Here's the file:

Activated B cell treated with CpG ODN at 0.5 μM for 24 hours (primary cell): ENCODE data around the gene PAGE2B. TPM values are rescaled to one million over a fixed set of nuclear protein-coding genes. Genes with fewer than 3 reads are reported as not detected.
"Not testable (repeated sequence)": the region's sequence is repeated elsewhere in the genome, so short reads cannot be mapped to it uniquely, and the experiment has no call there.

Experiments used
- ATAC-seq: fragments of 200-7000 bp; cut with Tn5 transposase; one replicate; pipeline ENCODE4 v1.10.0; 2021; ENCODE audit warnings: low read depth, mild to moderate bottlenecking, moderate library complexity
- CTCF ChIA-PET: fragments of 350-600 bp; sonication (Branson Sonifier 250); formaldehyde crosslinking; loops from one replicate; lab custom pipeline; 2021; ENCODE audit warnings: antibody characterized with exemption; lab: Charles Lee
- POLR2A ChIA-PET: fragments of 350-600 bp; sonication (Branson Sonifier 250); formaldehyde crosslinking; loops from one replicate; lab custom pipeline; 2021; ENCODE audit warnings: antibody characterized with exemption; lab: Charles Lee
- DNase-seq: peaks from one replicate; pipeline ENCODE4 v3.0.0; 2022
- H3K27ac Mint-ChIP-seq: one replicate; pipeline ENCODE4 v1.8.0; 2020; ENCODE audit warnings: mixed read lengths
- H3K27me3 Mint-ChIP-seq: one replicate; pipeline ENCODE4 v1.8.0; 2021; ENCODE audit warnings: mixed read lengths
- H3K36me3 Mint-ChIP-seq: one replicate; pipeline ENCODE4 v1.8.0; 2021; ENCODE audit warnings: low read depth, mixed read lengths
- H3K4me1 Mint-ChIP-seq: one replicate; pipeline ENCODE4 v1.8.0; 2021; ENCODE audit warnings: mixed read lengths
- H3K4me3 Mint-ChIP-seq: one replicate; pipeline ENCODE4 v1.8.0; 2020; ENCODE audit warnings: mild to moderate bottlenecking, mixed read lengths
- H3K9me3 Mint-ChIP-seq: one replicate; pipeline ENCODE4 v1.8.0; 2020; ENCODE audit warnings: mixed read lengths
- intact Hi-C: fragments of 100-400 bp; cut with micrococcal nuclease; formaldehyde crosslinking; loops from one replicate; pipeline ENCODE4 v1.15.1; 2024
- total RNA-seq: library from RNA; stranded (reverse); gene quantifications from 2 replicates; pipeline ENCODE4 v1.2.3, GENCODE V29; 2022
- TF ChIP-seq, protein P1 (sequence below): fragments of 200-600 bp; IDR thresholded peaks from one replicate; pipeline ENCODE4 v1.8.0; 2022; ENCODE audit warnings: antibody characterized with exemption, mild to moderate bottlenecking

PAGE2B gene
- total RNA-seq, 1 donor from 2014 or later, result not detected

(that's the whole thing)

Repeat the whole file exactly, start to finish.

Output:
Activated B cell treated with CpG ODN at 0.5 μM for 24 hours (primary cell): ENCODE data around the gene PAGE2B. TPM values are rescaled to one million over a fixed set of nuclear protein-coding genes. Genes with fewer than 3 reads are reported as not detected.
"Not testable (repeated sequence)": the region's sequence is repeated elsewhere in the genome, so short reads cannot be mapped to it uniquely, and the experiment has no call there.

Experiments used
- ATAC-seq: fragments of 200-7000 bp; cut with Tn5 transposase; one replicate; pipeline ENCODE4 v1.10.0; 2021; ENCODE audit warnings: low read depth, mild to moderate bottlenecking, moderate library complexity
- CTCF ChIA-PET: fragments of 350-600 bp; sonication (Branson Sonifier 250); formaldehyde crosslinking; loops from one replicate; lab custom pipeline; 2021; ENCODE audit warnings: antibody characterized with exemption; lab: Charles Lee
- POLR2A ChIA-PET: fragments of 350-600 bp; sonication (Branson Sonifier 250); formaldehyde crosslinking; loops from one replicate; lab custom pipeline; 2021; ENCODE audit warnings: antibody characterized with exemption; lab: Charles Lee
- DNase-seq: peaks from one replicate; pipeline ENCODE4 v3.0.0; 2022
- H3K27ac Mint-ChIP-seq: one replicate; pipeline ENCODE4 v1.8.0; 2020; ENCODE audit warnings: mixed read lengths
- H3K27me3 Mint-ChIP-seq: one replicate; pipeline ENCODE4 v1.8.0; 2021; ENCODE audit warnings: mixed read lengths
- H3K36me3 Mint-ChIP-seq: one replicate; pipeline ENCODE4 v1.8.0; 2021; ENCODE audit warnings: low read depth, mixed read lengths
- H3K4me1 Mint-ChIP-seq: one replicate; pipeline ENCODE4 v1.8.0; 2021; ENCODE audit warnings: mixed read lengths
- H3K4me3 Mint-ChIP-seq: one replicate; pipeline ENCODE4 v1.8.0; 2020; ENCODE audit warnings: mild to moderate bottlenecking, mixed read lengths
- H3K9me3 Mint-ChIP-seq: one replicate; pipeline ENCODE4 v1.8.0; 2020; ENCODE audit warnings: mixed read lengths
- intact Hi-C: fragments of 100-400 bp; cut with micrococcal nuclease; formaldehyde crosslinking; loops from one replicate; pipeline ENCODE4 v1.15.1; 2024
- total RNA-seq: library from RNA; stranded (reverse); gene quantifications from 2 replicates; pipeline ENCODE4 v1.2.3, GENCODE V29; 2022
- TF ChIP-seq, protein P1 (sequence below): fragments of 200-600 bp; IDR thresholded peaks from one replicate; pipeline ENCODE4 v1.8.0; 2022; ENCODE audit warnings: antibody characterized with exemption, mild to moderate bottlenecking

PAGE2B gene
- total RNA-seq, 1 donor from 2014 or later, result not detected